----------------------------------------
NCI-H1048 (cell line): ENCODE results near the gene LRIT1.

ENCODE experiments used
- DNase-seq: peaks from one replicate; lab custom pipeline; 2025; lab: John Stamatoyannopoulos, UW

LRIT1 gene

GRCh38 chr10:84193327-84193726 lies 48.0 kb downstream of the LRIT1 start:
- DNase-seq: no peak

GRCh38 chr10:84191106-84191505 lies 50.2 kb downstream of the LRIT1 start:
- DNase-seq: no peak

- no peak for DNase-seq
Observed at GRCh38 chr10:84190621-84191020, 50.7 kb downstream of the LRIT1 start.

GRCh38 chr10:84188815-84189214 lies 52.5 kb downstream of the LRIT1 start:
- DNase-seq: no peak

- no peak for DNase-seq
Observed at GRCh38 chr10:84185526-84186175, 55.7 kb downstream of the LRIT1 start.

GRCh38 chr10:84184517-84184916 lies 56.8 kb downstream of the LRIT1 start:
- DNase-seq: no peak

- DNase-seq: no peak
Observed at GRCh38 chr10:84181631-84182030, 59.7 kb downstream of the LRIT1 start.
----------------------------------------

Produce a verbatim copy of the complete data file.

NCI-H1048 (cell line): ENCODE results near the gene LRIT1.

ENCODE experiments used
- DNase-seq: peaks from one replicate; lab custom pipeline; 2025; lab: John Stamatoyannopoulos, UW

LRIT1 gene

GRCh38 chr10:84193327-84193726 lies 48.0 kb downstream of the LRIT1 start:
- DNase-seq: no peak

GRCh38 chr10:84191106-84191505 lies 50.2 kb downstream of the LRIT1 start:
- DNase-seq: no peak

- no peak for DNase-seq
Observed at GRCh38 chr10:84190621-84191020, 50.7 kb downstream of the LRIT1 start.

GRCh38 chr10:84188815-84189214 lies 52.5 kb downstream of the LRIT1 start:
- DNase-seq: no peak

- no peak for DNase-seq
Observed at GRCh38 chr10:84185526-84186175, 55.7 kb downstream of the LRIT1 start.

GRCh38 chr10:84184517-84184916 lies 56.8 kb downstream of the LRIT1 start:
- DNase-seq: no peak

- DNase-seq: no peak
Observed at GRCh38 chr10:84181631-84182030, 59.7 kb downstream of the LRIT1 start.